Who Wants to Tax a Millionaire?

Secretary of State Hillary Clinton recently told an audience at the Brookings Institute that she thinks, “The rich are not paying their fare share,” in taxes. She believes that, on account of the high unemployment rate, the rich should be contributing more, “whether its individual, corporate, or whatever taxation forms.” She went on to add that she was not speaking for the administration but rather was merely expressing her own personal convictions.

Now I happen to like Secretary Clinton. I admired the toughness and tenacity that she exhibited in the Democratic primary season and the frankness that she brought to the campaign trail. I thought she was far more competent and experienced than Senator Obama, and to this day I maintain that I would much rather see her in the White House than the current occupant, who clearly was woefully unprepared for the job.

However, as much as I like Secretary Clinton on a personal level, there is no phrase in the English language that infuriates me more than “It’s time for the wealthy to pay their fair share.” I cannot stand these words, nor can I help myself from launching a tirade at whichever unfortunate soul utters them. The phrase angers me because it betrays a complete and total ignorance for the current state of affairs in this country with regard to taxation, and further, it demonstrates that the speaker has no knowledge whatsoever of even rudimentary economics.

Perhaps someone should inform Ms. Clinton that the top 5% of individuals in the United States pay almost 60% of all income taxes, or the top 1% pay a shocking 25%! Meanwhile half of all individuals pay no income tax at all. Now does that sound like the rich need to be picking up the slack? I don’t think so. What’s more, it is clear that Ms. Clinton has never heard of Hauser’s Law, despite it being widely publicized in the Wall Street Journal (though it hardly surprises me that the Clinton family does not subscribe to this particular newspaper).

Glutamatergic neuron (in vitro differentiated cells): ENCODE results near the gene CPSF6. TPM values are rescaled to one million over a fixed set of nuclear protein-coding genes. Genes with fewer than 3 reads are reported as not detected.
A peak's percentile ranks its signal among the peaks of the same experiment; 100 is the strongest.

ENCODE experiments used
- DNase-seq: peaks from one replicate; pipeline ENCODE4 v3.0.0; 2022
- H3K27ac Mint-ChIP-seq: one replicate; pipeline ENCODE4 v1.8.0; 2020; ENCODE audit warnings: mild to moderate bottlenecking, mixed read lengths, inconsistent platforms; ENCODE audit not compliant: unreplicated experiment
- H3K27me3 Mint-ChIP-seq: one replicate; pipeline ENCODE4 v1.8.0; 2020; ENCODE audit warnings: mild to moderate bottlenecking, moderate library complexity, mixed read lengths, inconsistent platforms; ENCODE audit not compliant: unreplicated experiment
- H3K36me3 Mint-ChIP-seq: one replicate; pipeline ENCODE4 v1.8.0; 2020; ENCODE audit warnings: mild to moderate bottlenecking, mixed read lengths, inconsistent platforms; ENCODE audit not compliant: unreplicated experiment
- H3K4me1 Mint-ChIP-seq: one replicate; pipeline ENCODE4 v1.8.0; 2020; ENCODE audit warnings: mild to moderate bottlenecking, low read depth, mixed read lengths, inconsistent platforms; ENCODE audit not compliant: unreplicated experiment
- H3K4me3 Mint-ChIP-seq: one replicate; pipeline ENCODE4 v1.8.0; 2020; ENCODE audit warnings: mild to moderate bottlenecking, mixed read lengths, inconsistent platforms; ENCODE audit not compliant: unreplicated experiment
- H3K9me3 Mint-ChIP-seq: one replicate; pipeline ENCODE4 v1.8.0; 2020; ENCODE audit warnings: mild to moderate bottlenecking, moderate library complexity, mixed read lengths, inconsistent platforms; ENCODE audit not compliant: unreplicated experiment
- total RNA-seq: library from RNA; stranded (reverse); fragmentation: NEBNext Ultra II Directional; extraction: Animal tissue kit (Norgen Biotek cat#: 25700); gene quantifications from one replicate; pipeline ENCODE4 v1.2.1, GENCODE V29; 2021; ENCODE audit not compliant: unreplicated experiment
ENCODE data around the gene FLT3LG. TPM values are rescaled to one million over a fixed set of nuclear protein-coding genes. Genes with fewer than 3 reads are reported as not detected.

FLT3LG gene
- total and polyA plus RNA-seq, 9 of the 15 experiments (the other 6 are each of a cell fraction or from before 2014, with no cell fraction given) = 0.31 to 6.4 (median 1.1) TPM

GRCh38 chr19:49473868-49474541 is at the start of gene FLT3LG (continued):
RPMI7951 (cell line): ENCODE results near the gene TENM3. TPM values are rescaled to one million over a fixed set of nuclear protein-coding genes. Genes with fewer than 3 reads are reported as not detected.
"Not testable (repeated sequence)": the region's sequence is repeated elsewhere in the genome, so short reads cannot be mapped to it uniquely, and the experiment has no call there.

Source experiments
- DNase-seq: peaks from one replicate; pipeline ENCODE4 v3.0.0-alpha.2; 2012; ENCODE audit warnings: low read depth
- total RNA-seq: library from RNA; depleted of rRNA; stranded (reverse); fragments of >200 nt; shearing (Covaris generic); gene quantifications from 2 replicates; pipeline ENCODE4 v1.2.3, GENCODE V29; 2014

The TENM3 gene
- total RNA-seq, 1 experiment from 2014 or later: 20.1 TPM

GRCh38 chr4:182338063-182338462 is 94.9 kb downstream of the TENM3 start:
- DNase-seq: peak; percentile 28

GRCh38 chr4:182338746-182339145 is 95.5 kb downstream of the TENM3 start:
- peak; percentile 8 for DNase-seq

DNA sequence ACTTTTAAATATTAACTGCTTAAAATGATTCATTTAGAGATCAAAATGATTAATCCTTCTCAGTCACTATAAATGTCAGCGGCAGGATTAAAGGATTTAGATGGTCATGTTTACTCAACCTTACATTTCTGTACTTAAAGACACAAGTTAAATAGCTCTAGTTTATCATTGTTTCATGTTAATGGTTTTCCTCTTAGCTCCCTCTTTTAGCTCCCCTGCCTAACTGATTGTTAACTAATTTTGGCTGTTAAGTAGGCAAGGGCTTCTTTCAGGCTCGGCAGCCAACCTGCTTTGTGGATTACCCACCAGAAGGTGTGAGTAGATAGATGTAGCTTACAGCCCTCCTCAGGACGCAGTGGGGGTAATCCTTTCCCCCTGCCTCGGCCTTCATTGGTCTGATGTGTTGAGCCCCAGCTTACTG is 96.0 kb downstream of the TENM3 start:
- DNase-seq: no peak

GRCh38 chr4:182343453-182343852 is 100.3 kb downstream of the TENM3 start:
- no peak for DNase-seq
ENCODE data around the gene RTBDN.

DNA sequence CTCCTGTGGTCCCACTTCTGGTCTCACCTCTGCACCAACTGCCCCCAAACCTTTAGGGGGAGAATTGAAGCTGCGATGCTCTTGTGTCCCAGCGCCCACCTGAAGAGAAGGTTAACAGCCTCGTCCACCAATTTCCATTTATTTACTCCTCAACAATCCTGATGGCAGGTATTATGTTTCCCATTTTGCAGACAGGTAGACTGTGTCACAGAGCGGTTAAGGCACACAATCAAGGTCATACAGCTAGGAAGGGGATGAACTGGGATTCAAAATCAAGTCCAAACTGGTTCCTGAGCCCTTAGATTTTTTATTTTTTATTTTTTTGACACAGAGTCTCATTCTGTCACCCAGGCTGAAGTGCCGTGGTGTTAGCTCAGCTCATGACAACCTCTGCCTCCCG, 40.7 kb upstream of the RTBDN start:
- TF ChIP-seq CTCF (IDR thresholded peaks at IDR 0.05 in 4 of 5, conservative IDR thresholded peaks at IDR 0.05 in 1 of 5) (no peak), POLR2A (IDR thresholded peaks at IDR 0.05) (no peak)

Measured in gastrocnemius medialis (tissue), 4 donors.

Hauser’s Law has observed that, no matter what the top marginal tax rate has been in the United States, government revenues have always equaled about 19.5% of Gross Domestic Product. Secretary Clinton, President Obama, Speaker Pelosi, and many other Democrats would have us believe that raising income taxes on the wealthy will generate more revenue that can be more equally redistributed among less fortunate individuals. Laying aside the ridiculous nature of this idea, it is a complete and utter fantasy. As Hauser’s Law has demonstrated, the only way tax revenues will rise is by increasing GDP. And what is the fastest way to ensure that never happens? Impose oppressive rates of taxation, particularly on the wealthy who are responsible for job creation.

So Secretary Clinton, while you may think that the wealthy need to pay more in taxes, the evidence is suggesting otherwise, and you just look foolish. I could get into a tirade about how the so-called “progressive income tax” is actually the most blatantly unfair aspect of our government, but I will content myself with demonstrating your complete ignorance about even some very basic economic concepts. Raising taxes on the wealthy would be foolish, unjust, and would ultimately hurt the very people you are trying to help.

Maybe it’s a good thing she didn’t win?